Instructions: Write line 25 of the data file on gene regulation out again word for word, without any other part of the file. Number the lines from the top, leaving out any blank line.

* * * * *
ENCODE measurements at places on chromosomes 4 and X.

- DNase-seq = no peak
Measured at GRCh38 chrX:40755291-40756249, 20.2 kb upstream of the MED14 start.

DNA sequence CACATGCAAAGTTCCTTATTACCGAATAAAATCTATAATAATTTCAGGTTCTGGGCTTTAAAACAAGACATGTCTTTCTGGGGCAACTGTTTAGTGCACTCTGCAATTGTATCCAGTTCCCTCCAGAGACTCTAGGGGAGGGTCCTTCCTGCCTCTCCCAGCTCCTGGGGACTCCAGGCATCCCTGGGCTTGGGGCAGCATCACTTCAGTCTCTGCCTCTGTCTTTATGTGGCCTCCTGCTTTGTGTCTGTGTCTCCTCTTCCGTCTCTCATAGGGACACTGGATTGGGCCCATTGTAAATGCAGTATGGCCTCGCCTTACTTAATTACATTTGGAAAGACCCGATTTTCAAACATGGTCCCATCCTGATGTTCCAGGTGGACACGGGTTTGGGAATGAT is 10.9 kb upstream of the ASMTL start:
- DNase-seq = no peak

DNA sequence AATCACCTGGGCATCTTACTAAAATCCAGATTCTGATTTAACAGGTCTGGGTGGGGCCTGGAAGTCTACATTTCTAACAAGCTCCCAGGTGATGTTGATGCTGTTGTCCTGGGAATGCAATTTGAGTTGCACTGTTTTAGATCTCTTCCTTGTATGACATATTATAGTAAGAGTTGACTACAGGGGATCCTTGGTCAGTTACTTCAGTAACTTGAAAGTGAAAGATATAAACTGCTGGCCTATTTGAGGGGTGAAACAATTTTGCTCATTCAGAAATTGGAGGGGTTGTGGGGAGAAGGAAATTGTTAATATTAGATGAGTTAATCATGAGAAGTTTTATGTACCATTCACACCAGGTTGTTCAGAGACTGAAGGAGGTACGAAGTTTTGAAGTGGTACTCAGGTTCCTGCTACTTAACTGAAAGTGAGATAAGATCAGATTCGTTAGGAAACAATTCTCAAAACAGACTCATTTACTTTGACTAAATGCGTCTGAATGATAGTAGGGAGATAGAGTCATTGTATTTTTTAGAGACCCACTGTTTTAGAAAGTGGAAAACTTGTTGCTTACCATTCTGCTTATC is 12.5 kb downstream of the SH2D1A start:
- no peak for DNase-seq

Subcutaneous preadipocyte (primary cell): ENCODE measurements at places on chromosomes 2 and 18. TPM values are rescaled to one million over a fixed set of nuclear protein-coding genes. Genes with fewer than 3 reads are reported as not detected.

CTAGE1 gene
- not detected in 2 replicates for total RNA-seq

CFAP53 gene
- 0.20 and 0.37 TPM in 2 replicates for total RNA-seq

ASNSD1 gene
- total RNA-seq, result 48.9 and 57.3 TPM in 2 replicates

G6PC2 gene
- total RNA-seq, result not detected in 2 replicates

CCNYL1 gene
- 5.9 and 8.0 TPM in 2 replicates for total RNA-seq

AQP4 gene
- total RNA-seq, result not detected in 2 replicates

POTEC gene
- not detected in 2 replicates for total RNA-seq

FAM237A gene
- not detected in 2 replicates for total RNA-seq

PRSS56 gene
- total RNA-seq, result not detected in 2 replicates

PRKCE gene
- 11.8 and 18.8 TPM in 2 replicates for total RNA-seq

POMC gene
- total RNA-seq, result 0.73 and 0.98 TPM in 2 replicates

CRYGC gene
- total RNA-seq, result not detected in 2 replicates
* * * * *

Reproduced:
PRSS56 gene